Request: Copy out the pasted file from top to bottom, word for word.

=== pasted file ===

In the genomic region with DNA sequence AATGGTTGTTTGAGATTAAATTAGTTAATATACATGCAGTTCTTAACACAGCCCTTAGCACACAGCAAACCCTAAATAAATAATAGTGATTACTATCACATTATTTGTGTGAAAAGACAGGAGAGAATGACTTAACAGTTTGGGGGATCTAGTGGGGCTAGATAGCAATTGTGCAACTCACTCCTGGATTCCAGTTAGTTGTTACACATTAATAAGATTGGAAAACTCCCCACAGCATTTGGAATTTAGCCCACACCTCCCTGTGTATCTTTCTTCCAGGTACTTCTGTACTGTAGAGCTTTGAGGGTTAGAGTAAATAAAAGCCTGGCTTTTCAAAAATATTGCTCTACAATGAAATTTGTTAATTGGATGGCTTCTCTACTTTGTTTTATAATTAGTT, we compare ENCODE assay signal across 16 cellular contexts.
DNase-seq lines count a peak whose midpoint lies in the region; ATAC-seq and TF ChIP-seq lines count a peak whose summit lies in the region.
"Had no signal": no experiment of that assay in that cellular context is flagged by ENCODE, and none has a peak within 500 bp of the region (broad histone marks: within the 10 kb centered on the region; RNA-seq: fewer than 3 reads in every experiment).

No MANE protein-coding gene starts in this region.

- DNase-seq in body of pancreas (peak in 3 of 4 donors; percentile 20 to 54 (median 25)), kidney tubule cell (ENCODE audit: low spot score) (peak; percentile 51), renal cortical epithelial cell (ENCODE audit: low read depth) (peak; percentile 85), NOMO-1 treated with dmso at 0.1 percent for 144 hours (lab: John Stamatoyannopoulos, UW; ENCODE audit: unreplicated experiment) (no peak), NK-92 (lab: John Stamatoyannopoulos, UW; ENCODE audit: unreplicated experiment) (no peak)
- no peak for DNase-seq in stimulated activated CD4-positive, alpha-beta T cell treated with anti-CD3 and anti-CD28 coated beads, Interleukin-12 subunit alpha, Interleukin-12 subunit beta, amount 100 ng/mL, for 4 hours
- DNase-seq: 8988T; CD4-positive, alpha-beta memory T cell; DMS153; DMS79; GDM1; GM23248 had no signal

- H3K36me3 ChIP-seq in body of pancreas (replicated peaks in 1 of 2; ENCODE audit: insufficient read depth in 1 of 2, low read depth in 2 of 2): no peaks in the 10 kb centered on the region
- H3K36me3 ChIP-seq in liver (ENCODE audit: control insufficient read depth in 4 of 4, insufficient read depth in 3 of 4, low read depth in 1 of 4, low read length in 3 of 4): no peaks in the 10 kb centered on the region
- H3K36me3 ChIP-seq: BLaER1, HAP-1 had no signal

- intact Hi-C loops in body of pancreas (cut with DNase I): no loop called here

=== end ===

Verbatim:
In the genomic region with DNA sequence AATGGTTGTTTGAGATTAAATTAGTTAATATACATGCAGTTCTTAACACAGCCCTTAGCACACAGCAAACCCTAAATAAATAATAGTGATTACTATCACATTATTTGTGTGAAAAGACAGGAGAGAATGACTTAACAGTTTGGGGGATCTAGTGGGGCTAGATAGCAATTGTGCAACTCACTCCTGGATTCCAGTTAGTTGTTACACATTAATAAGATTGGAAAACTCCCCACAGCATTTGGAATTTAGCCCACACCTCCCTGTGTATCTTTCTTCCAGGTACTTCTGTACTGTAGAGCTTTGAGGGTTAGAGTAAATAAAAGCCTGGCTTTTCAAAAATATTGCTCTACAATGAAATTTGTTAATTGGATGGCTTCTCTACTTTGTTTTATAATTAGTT, we compare ENCODE assay signal across 16 cellular contexts.
DNase-seq lines count a peak whose midpoint lies in the region; ATAC-seq and TF ChIP-seq lines count a peak whose summit lies in the region.
"Had no signal": no experiment of that assay in that cellular context is flagged by ENCODE, and none has a peak within 500 bp of the region (broad histone marks: within the 10 kb centered on the region; RNA-seq: fewer than 3 reads in every experiment).

No MANE protein-coding gene starts in this region.

- DNase-seq in body of pancreas (peak in 3 of 4 donors; percentile 20 to 54 (median 25)), kidney tubule cell (ENCODE audit: low spot score) (peak; percentile 51), renal cortical epithelial cell (ENCODE audit: low read depth) (peak; percentile 85), NOMO-1 treated with dmso at 0.1 percent for 144 hours (lab: John Stamatoyannopoulos, UW; ENCODE audit: unreplicated experiment) (no peak), NK-92 (lab: John Stamatoyannopoulos, UW; ENCODE audit: unreplicated experiment) (no peak)
- no peak for DNase-seq in stimulated activated CD4-positive, alpha-beta T cell treated with anti-CD3 and anti-CD28 coated beads, Interleukin-12 subunit alpha, Interleukin-12 subunit beta, amount 100 ng/mL, for 4 hours
- DNase-seq: 8988T; CD4-positive, alpha-beta memory T cell; DMS153; DMS79; GDM1; GM23248 had no signal

- H3K36me3 ChIP-seq in body of pancreas (replicated peaks in 1 of 2; ENCODE audit: insufficient read depth in 1 of 2, low read depth in 2 of 2): no peaks in the 10 kb centered on the region
- H3K36me3 ChIP-seq in liver (ENCODE audit: control insufficient read depth in 4 of 4, insufficient read depth in 3 of 4, low read depth in 1 of 4, low read length in 3 of 4): no peaks in the 10 kb centered on the region
- H3K36me3 ChIP-seq: BLaER1, HAP-1 had no signal

- intact Hi-C loops in body of pancreas (cut with DNase I): no loop called here